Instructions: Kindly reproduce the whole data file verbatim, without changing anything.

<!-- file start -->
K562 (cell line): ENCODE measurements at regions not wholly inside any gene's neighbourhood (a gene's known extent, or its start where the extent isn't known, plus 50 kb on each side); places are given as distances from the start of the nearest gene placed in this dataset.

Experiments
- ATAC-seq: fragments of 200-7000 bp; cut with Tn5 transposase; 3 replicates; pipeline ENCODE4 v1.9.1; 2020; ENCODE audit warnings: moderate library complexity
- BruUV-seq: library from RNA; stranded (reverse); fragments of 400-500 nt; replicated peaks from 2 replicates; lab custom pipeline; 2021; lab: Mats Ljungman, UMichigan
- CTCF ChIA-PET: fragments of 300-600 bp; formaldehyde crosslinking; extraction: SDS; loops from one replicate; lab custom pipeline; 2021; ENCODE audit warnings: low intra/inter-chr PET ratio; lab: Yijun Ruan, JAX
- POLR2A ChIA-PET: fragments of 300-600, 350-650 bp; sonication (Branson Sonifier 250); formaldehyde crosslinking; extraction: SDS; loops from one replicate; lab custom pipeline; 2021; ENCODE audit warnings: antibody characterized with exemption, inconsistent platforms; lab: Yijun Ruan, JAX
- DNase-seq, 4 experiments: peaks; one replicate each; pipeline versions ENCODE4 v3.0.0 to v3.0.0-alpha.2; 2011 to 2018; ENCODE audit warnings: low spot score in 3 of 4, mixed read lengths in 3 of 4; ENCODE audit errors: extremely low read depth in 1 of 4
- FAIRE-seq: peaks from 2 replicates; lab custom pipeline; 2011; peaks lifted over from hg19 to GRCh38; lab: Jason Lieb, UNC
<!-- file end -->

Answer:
K562 (cell line): ENCODE measurements at regions not wholly inside any gene's neighbourhood (a gene's known extent, or its start where the extent isn't known, plus 50 kb on each side); places are given as distances from the start of the nearest gene placed in this dataset.

Experiments
- ATAC-seq: fragments of 200-7000 bp; cut with Tn5 transposase; 3 replicates; pipeline ENCODE4 v1.9.1; 2020; ENCODE audit warnings: moderate library complexity
- BruUV-seq: library from RNA; stranded (reverse); fragments of 400-500 nt; replicated peaks from 2 replicates; lab custom pipeline; 2021; lab: Mats Ljungman, UMichigan
- CTCF ChIA-PET: fragments of 300-600 bp; formaldehyde crosslinking; extraction: SDS; loops from one replicate; lab custom pipeline; 2021; ENCODE audit warnings: low intra/inter-chr PET ratio; lab: Yijun Ruan, JAX
- POLR2A ChIA-PET: fragments of 300-600, 350-650 bp; sonication (Branson Sonifier 250); formaldehyde crosslinking; extraction: SDS; loops from one replicate; lab custom pipeline; 2021; ENCODE audit warnings: antibody characterized with exemption, inconsistent platforms; lab: Yijun Ruan, JAX
- DNase-seq, 4 experiments: peaks; one replicate each; pipeline versions ENCODE4 v3.0.0 to v3.0.0-alpha.2; 2011 to 2018; ENCODE audit warnings: low spot score in 3 of 4, mixed read lengths in 3 of 4; ENCODE audit errors: extremely low read depth in 1 of 4
- FAIRE-seq: peaks from 2 replicates; lab custom pipeline; 2011; peaks lifted over from hg19 to GRCh38; lab: Jason Lieb, UNC